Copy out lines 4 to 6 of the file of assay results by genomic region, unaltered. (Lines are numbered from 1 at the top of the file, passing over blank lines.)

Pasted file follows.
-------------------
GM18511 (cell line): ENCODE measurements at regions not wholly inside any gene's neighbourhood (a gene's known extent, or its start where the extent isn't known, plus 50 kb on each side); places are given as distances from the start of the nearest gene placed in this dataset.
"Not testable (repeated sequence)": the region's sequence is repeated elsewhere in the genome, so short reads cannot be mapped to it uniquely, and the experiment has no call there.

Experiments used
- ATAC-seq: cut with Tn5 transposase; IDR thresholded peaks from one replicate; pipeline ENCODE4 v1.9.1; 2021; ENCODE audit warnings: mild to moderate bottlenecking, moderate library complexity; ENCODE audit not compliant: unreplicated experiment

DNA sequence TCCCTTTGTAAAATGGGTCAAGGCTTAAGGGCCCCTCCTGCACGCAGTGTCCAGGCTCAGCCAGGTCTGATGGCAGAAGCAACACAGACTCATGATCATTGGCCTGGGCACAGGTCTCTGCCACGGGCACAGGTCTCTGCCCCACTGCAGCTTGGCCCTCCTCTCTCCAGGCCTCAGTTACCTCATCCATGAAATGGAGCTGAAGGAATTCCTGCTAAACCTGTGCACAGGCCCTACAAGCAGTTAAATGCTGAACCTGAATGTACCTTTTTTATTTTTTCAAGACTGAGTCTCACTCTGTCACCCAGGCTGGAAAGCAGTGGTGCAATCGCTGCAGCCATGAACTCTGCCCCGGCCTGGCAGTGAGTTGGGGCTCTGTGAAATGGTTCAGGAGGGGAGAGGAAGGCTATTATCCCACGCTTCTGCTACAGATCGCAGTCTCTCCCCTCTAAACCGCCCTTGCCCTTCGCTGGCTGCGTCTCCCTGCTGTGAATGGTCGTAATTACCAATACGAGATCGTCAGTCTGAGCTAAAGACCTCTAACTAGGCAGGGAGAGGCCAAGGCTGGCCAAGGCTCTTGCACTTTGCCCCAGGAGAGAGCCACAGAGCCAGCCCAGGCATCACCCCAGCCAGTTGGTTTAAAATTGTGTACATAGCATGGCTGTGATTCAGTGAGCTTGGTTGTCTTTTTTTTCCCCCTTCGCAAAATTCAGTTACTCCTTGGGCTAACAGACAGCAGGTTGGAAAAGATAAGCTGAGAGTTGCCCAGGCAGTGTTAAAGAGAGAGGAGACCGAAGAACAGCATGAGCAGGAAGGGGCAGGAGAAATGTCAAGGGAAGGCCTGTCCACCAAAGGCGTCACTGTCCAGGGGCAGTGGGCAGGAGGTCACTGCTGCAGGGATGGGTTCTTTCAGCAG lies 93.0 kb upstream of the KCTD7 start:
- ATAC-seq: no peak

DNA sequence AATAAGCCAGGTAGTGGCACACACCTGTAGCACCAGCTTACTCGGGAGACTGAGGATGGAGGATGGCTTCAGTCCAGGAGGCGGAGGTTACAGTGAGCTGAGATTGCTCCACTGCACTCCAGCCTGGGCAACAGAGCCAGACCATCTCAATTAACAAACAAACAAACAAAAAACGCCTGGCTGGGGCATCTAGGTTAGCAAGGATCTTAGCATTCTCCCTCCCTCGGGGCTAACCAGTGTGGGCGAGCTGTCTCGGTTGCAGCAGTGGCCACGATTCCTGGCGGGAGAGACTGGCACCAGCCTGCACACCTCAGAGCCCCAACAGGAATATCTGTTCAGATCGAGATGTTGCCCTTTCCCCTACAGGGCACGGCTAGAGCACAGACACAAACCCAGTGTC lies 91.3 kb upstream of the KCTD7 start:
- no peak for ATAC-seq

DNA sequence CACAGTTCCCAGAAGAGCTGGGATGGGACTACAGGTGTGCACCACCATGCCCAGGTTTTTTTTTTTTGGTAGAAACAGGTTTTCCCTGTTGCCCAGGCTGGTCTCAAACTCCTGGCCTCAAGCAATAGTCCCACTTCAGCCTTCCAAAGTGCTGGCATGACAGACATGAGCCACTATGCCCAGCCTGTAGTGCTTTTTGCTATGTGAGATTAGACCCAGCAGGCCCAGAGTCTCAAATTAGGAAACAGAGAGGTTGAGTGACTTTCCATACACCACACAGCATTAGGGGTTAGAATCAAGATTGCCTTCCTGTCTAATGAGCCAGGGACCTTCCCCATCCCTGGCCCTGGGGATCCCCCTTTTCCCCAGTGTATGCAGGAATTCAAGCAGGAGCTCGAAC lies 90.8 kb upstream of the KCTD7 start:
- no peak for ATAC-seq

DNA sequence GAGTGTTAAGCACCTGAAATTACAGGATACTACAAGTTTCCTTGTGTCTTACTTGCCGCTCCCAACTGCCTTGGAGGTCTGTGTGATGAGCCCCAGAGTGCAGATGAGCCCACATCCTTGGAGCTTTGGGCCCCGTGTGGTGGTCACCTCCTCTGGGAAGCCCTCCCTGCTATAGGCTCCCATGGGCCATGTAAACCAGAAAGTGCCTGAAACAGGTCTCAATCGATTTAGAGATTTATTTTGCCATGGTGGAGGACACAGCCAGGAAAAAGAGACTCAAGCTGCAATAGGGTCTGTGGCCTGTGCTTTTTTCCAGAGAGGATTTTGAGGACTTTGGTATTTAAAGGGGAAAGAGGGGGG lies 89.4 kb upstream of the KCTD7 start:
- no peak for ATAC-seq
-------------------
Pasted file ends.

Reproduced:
- ATAC-seq: cut with Tn5 transposase; IDR thresholded peaks from one replicate; pipeline ENCODE4 v1.9.1; 2021; ENCODE audit warnings: mild to moderate bottlenecking, moderate library complexity; ENCODE audit not compliant: unreplicated experiment

DNA sequence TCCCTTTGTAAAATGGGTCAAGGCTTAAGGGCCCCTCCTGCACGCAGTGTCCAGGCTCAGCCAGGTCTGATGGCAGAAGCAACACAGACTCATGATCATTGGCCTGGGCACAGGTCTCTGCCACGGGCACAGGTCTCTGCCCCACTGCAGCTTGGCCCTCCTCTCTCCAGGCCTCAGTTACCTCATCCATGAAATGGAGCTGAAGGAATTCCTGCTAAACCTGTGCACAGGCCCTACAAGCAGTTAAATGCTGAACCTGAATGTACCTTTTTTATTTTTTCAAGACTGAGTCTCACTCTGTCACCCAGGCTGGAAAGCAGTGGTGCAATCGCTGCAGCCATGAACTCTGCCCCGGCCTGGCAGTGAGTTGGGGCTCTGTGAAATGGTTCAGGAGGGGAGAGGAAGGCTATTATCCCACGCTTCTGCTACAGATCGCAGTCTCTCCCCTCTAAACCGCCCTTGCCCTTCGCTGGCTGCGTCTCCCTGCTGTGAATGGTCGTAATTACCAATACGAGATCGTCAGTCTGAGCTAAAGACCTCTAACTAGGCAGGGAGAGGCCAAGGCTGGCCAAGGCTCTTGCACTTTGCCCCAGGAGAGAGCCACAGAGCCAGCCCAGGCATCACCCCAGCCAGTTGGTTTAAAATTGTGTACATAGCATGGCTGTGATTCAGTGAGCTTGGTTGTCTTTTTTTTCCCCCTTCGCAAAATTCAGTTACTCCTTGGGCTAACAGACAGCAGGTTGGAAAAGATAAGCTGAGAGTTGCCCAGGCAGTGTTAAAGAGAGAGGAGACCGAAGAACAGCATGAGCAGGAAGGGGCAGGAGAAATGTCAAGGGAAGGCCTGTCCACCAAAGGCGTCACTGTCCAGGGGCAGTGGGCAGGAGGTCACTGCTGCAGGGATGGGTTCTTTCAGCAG lies 93.0 kb upstream of the KCTD7 start:
- ATAC-seq: no peak